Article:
Middle school can be a tough time, as many could recall.
“Kids develop cliques,” said Justin Parmenter. “Sometimes they’re not communicating with each other, or get to know each other.”
Which sadly, can continue as they transition into high school and beyond. Even more devastating is when personal conflicts lead to violence. The shooting at Butler High School last month left a lasting impact on Parmenter, a teacher at Waddell Language Academy. That same week, he launched “Undercover Agents of Kindness.”
“It’s important for us to try to bring down some of those barriers between people and try to get people to form relationships,” Parmenter said.
The mission: draw names of classmates from a bowl then find something nice to do for them. Students admitted they were a little nervous at first.
“Feeling I got a person I didn’t know stresses me out a bit, but I’m going to get to know someone new,” said Louis Artus.
In the first iteration, students did things like writing notes for classmates, inviting them to sit with them at lunch and in one kid’s case someone got a batch of baked cookies.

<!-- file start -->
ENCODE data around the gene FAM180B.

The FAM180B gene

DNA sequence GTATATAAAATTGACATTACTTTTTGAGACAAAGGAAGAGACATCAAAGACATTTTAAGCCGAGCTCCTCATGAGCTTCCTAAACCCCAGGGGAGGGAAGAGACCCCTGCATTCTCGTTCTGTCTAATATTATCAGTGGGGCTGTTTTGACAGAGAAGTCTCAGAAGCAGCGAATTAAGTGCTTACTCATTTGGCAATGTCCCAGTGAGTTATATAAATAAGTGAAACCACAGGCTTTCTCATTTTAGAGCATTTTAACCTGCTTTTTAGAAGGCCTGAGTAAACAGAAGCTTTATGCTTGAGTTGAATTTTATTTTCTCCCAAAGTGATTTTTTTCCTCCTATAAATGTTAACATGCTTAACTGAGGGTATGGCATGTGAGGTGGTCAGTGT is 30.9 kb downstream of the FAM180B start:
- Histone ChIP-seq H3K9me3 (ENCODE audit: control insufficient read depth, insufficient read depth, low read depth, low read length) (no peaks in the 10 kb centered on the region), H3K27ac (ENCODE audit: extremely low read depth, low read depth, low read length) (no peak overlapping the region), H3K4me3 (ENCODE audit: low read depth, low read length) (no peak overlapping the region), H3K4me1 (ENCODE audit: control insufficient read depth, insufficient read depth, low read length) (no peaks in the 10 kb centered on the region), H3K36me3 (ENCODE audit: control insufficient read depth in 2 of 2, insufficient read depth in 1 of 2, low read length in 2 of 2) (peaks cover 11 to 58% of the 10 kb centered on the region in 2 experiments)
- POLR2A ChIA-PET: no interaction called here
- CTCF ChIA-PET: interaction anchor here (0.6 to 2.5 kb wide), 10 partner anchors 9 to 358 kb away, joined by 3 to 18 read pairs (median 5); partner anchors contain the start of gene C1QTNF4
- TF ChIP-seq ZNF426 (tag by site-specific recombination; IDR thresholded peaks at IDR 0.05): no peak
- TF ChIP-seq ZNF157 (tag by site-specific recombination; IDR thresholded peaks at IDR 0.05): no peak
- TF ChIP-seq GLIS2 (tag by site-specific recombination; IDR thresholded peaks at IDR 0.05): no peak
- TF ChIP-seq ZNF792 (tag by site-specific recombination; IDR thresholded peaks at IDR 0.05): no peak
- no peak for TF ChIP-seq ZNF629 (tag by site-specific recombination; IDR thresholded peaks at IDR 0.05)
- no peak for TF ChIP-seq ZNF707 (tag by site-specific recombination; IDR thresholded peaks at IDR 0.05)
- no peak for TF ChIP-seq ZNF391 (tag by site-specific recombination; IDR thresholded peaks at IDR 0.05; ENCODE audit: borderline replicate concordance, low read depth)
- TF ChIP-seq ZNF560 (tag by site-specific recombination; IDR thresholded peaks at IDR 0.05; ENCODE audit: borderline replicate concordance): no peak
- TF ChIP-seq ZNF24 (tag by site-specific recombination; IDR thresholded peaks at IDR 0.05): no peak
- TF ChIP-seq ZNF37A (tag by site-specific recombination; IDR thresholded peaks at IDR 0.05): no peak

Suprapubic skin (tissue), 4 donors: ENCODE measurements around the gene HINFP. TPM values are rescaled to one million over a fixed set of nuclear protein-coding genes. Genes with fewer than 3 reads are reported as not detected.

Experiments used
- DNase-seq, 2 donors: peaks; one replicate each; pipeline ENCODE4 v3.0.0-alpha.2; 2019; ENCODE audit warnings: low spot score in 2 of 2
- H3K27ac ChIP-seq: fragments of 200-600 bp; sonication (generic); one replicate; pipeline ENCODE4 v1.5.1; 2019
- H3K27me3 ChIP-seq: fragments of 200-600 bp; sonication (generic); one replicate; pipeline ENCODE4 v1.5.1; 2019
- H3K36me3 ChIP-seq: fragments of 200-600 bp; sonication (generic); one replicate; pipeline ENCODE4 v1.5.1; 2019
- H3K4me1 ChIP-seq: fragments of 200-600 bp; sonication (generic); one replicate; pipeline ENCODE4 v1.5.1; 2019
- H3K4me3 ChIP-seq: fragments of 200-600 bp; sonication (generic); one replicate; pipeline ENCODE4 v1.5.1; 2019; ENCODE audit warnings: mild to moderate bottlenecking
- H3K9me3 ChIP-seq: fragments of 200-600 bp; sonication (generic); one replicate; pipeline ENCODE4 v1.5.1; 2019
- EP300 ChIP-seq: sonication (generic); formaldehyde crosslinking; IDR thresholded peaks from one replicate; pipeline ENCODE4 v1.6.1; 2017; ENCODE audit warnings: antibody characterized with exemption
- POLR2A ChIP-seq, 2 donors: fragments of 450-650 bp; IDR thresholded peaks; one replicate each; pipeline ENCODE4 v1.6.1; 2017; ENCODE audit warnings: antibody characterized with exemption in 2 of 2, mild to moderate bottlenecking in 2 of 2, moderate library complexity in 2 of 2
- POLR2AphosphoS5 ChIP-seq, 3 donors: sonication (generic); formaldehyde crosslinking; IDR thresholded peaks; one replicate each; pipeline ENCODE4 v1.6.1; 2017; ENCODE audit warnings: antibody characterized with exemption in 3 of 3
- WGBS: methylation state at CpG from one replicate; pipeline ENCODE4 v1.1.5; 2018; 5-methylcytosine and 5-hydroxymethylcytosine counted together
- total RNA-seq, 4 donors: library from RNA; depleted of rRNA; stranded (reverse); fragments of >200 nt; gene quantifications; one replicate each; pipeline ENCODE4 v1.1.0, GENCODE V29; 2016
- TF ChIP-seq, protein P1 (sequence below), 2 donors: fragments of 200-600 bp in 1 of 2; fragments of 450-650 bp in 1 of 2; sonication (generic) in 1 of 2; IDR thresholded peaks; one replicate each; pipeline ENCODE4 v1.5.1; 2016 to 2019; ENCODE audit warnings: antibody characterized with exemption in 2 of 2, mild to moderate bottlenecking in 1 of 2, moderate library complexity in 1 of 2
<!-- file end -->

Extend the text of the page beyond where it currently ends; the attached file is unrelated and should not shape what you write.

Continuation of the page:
“When he was walking in the hallway to go to his first block, I jumped in there and was like ‘Hey, I got something for you, homemade cookies and a note.’ He’s like, ‘That just pumped up my day, I’m gonna eat them with lunch,'” Louis said.
Daelyn Brown, who gave her classmate some ice cream, says she truly enjoyed the conversations she had leading up to the “agent” reveal.
“I can be very social if I try. Like, I can make a lot of friends if I try to get myself out of my comfort zone more often,” she said.
Overall, Parmenter calls the assignment a success. Other Charlotte-Mecklenburg Schools teachers have asked if they, too, can implement the activity in their classroom.
“For me, it’s all about sharing ideas with a community of people who all have the same goals. To try to create a better society for our kids,” Parmenter said.
December’s mission is now open to Waddell’s entire seventh grade.